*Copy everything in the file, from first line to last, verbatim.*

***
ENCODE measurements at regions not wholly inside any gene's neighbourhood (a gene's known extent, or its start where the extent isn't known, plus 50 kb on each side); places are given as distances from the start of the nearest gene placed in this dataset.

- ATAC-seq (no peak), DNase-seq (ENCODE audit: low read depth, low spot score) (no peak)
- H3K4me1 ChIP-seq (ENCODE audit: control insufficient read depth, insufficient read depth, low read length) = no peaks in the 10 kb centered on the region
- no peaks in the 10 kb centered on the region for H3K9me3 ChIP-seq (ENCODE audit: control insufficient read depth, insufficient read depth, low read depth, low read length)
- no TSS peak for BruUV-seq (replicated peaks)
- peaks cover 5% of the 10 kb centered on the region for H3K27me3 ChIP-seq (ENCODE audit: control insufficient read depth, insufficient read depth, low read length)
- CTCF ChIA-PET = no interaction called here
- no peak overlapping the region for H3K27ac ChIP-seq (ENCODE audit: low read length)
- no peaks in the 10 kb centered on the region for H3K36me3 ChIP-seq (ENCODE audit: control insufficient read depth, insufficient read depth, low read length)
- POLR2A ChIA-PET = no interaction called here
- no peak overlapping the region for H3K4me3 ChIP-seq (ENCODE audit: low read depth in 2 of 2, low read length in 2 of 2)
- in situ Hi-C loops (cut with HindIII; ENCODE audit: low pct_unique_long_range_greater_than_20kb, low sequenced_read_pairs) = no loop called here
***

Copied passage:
ENCODE measurements at regions not wholly inside any gene's neighbourhood (a gene's known extent, or its start where the extent isn't known, plus 50 kb on each side); places are given as distances from the start of the nearest gene placed in this dataset.

- ATAC-seq (no peak), DNase-seq (ENCODE audit: low read depth, low spot score) (no peak)
- H3K4me1 ChIP-seq (ENCODE audit: control insufficient read depth, insufficient read depth, low read length) = no peaks in the 10 kb centered on the region
- no peaks in the 10 kb centered on the region for H3K9me3 ChIP-seq (ENCODE audit: control insufficient read depth, insufficient read depth, low read depth, low read length)
- no TSS peak for BruUV-seq (replicated peaks)
- peaks cover 5% of the 10 kb centered on the region for H3K27me3 ChIP-seq (ENCODE audit: control insufficient read depth, insufficient read depth, low read length)
- CTCF ChIA-PET = no interaction called here
- no peak overlapping the region for H3K27ac ChIP-seq (ENCODE audit: low read length)
- no peaks in the 10 kb centered on the region for H3K36me3 ChIP-seq (ENCODE audit: control insufficient read depth, insufficient read depth, low read length)
- POLR2A ChIA-PET = no interaction called here
- no peak overlapping the region for H3K4me3 ChIP-seq (ENCODE audit: low read depth in 2 of 2, low read length in 2 of 2)
- in situ Hi-C loops (cut with HindIII; ENCODE audit: low pct_unique_long_range_greater_than_20kb, low sequenced_read_pairs) = no loop called here